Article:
Innovative approaches toward improving water, sanitation, and hygiene must be implemented and evaluated. A number of studies conducted in a variety of geographic settings have shown that interventions such as point-of-use disinfection of water and educational efforts to improve personal hygiene help reduce disease prevalence (9). These studies also highlight the importance of tailoring such interventions to local situations. For example, a recent study in an area in rural western Kenya that had turbid source water found that household use of a flocculant-disinfectant preparation helped reduce the prevalence of diarrhea in children <2 years of age (10). Studies in refugee camps in Africa (11) and urban slums in Asia (12) have documented that handwashing with soap reduced the prevalence of diarrhea in all age groups (11) and lowered the incidence of diarrhea and pneumonia in children <5 years of age (12). The reduced incidence of pneumonia found in the second study is noteworthy and warrants further study. Although interventions for improving sanitation have lagged behind those for water, promising advances have been made, especially in the development of ecologic sanitation systems. Recent experiences with the tsunami in Asia and Hurricane Katrina on the US Gulf Coast are grim reminders of the need to address water and sanitation urgently following natural disasters.

The United States currently ranks last among the 22 member countries of the Development Assistance Committee of the Organization for Economic Cooperation and Development in net official development assistance provided to developing countries, when such assistance is measured as a percentage of gross national income (13). Today's political and social climate presents an important opportunity to improve this situation. As Barry Bloom, Dean of the Harvard School of Public Health, has written, "The United States should be investing efforts and funds to strengthen the health structures in countries around the world. This investment would protect our country and every other against global epidemics, save million of lives, and change the US image from one of self interest to one of human interest" (14).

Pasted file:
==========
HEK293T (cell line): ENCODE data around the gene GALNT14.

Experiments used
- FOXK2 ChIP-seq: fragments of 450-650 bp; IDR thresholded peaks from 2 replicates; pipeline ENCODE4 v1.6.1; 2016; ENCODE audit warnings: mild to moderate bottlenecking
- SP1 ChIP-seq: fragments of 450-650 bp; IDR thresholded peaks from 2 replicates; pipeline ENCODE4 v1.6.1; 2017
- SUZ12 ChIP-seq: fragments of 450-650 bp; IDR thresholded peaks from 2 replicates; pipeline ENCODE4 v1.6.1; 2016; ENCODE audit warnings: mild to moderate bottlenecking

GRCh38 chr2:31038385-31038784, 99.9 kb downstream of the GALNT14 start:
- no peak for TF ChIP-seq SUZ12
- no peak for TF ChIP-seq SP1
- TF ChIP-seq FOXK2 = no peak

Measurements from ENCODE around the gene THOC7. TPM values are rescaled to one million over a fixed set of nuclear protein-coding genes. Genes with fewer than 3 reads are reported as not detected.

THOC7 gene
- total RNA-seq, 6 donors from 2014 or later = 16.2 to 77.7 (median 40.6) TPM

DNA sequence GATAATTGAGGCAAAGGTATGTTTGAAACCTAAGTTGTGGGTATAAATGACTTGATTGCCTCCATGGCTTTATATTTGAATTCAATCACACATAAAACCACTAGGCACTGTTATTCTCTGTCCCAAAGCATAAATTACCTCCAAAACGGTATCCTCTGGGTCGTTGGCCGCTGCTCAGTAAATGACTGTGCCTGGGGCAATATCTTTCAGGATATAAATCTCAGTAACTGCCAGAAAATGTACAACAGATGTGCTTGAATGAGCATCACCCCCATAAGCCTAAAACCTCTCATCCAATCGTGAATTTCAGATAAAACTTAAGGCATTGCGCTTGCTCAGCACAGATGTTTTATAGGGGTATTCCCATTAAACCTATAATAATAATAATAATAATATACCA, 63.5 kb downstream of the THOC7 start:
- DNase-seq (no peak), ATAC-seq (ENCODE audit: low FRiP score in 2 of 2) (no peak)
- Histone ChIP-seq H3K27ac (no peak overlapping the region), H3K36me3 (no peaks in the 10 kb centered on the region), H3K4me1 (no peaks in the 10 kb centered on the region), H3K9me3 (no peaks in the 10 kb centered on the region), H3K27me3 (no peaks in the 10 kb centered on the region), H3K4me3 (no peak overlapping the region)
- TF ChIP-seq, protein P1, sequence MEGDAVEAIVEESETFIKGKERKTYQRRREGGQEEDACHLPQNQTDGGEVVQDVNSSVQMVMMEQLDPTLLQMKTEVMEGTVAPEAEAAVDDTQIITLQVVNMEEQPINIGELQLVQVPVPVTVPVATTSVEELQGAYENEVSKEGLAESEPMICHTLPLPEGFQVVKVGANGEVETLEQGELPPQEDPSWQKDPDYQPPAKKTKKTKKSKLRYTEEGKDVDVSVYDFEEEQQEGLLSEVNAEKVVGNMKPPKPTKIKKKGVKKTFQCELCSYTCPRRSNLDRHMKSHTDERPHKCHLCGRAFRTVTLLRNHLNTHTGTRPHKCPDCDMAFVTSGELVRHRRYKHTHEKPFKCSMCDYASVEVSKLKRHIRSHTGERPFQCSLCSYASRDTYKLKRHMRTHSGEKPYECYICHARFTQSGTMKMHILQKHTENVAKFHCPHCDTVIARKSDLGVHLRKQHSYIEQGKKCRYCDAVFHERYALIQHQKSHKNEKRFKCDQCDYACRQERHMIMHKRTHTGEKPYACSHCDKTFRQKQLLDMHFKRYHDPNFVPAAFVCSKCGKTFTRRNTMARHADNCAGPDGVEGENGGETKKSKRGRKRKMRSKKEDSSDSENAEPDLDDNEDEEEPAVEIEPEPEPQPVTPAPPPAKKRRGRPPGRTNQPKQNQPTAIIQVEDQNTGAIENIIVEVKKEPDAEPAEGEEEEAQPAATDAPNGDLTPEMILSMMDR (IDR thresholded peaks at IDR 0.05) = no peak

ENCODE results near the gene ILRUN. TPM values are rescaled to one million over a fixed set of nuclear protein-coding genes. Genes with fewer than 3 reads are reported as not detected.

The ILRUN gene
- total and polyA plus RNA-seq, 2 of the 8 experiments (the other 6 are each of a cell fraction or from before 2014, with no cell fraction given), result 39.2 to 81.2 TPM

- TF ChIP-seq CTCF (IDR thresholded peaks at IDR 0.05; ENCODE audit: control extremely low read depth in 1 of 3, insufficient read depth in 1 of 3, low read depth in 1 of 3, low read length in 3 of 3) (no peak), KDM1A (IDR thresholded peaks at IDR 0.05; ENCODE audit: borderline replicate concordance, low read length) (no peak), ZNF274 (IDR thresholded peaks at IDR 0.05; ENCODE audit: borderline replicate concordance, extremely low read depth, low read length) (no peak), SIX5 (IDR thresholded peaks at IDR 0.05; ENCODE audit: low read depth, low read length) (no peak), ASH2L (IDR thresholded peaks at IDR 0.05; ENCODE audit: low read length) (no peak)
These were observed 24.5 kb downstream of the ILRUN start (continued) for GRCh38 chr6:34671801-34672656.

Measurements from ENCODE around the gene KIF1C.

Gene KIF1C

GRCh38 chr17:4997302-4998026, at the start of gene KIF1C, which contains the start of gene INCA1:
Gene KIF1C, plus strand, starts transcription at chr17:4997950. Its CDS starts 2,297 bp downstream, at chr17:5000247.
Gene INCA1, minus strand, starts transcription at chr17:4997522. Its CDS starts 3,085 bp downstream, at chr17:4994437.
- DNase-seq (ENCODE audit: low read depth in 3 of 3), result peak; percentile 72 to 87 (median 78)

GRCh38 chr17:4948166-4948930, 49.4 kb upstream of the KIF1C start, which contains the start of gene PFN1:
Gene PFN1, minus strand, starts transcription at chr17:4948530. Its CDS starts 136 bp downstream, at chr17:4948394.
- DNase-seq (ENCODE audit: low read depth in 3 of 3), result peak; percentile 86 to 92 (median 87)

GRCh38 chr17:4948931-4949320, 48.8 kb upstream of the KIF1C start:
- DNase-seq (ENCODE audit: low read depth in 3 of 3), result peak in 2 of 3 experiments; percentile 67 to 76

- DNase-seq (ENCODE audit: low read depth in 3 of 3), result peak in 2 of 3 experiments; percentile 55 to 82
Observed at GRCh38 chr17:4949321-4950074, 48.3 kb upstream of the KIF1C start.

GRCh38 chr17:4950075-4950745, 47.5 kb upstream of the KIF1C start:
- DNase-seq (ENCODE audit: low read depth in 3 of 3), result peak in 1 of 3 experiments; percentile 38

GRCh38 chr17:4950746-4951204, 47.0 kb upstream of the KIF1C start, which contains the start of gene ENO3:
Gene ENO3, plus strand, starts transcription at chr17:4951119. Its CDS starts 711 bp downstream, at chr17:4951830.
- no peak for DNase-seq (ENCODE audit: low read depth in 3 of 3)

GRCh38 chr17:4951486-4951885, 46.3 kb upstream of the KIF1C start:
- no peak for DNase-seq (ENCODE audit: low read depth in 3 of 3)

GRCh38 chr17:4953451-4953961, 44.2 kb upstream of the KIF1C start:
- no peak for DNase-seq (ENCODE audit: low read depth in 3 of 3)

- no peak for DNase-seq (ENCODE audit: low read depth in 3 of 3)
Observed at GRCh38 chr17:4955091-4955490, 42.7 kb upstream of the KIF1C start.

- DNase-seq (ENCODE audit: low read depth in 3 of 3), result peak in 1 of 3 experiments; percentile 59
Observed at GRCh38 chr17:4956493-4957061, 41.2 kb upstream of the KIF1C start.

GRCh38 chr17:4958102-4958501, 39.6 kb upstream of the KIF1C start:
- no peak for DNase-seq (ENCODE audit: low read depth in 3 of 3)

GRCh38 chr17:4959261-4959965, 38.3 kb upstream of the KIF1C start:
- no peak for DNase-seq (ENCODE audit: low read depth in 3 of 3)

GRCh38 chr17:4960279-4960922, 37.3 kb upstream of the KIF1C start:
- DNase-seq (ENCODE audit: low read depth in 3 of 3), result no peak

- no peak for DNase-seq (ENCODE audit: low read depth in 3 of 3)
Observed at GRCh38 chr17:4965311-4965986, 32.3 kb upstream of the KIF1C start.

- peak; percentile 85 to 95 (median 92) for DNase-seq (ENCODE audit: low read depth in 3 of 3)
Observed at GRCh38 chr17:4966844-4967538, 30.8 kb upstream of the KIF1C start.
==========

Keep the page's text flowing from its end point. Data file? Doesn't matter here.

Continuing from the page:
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James M. Hughes * and Jeffrey P. Koplan *

* Emory University, Atlanta, Georgia, USA

Dr Hughes is director of the Center for Global Safe Water in the Rollins School of Public Health and director of the Program in Global Infectious Diseases in the School of Medicine at Emory University. He served as director of the National Center for Infectious Diseases at the Centers for Disease Control and Prevention (CDC) from 1992 to 2005. His research interests include identifying factors contributing to the emergence and reemergence of infectious diseases and evaluating policies and programs for prevention and response.

Dr Koplan is vice president for Academic Health Affairs at Emory University's, Woodruff Health Sciences Center. He served as director of CDC and administrator of the Agency for Toxic Substances and Disease Registry from 1998 to 2002. His work has focused on a broad range of major public health concerns, including infectious diseases, environmental issues, and chronic diseases, both in the United States and globally.

Address for correspondence: James M. Hughes, Director, Center for Global Safe Water, Rollins School of Public Health, Emory University, 1462 Clifton Rd NE, Suite 403, Mailstop 2370/004/1AD, Atlanta, GA 30322, USA; fax: 404-712-2557; email: